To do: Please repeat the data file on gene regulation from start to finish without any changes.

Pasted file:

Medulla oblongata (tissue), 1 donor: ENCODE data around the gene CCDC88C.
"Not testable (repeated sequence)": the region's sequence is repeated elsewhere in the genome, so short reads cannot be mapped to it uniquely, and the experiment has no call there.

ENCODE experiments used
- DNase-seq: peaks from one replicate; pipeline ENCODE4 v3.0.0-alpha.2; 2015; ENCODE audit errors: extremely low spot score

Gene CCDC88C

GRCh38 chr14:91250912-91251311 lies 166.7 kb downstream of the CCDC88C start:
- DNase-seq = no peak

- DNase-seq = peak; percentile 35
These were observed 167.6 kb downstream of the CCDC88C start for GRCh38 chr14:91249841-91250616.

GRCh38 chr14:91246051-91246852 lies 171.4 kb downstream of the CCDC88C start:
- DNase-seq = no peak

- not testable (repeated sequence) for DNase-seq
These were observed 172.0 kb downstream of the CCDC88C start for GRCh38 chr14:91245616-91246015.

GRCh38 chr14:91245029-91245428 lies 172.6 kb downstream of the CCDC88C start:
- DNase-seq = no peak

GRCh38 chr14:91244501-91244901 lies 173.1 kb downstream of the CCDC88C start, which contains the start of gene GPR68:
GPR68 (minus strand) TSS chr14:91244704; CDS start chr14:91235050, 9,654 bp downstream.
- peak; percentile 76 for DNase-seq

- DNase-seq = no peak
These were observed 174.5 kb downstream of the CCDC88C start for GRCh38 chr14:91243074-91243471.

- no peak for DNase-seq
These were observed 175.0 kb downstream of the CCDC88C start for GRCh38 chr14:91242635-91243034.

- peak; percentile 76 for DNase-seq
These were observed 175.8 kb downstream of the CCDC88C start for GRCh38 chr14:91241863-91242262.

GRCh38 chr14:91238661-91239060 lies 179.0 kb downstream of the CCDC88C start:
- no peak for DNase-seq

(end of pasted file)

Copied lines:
Medulla oblongata (tissue), 1 donor: ENCODE data around the gene CCDC88C.
"Not testable (repeated sequence)": the region's sequence is repeated elsewhere in the genome, so short reads cannot be mapped to it uniquely, and the experiment has no call there.

ENCODE experiments used
- DNase-seq: peaks from one replicate; pipeline ENCODE4 v3.0.0-alpha.2; 2015; ENCODE audit errors: extremely low spot score

Gene CCDC88C

GRCh38 chr14:91250912-91251311 lies 166.7 kb downstream of the CCDC88C start:
- DNase-seq = no peak

- DNase-seq = peak; percentile 35
These were observed 167.6 kb downstream of the CCDC88C start for GRCh38 chr14:91249841-91250616.

GRCh38 chr14:91246051-91246852 lies 171.4 kb downstream of the CCDC88C start:
- DNase-seq = no peak

- not testable (repeated sequence) for DNase-seq
These were observed 172.0 kb downstream of the CCDC88C start for GRCh38 chr14:91245616-91246015.

GRCh38 chr14:91245029-91245428 lies 172.6 kb downstream of the CCDC88C start:
- DNase-seq = no peak

GRCh38 chr14:91244501-91244901 lies 173.1 kb downstream of the CCDC88C start, which contains the start of gene GPR68:
GPR68 (minus strand) TSS chr14:91244704; CDS start chr14:91235050, 9,654 bp downstream.
- peak; percentile 76 for DNase-seq

- DNase-seq = no peak
These were observed 174.5 kb downstream of the CCDC88C start for GRCh38 chr14:91243074-91243471.

- no peak for DNase-seq
These were observed 175.0 kb downstream of the CCDC88C start for GRCh38 chr14:91242635-91243034.

- peak; percentile 76 for DNase-seq
These were observed 175.8 kb downstream of the CCDC88C start for GRCh38 chr14:91241863-91242262.

GRCh38 chr14:91238661-91239060 lies 179.0 kb downstream of the CCDC88C start:
- no peak for DNase-seq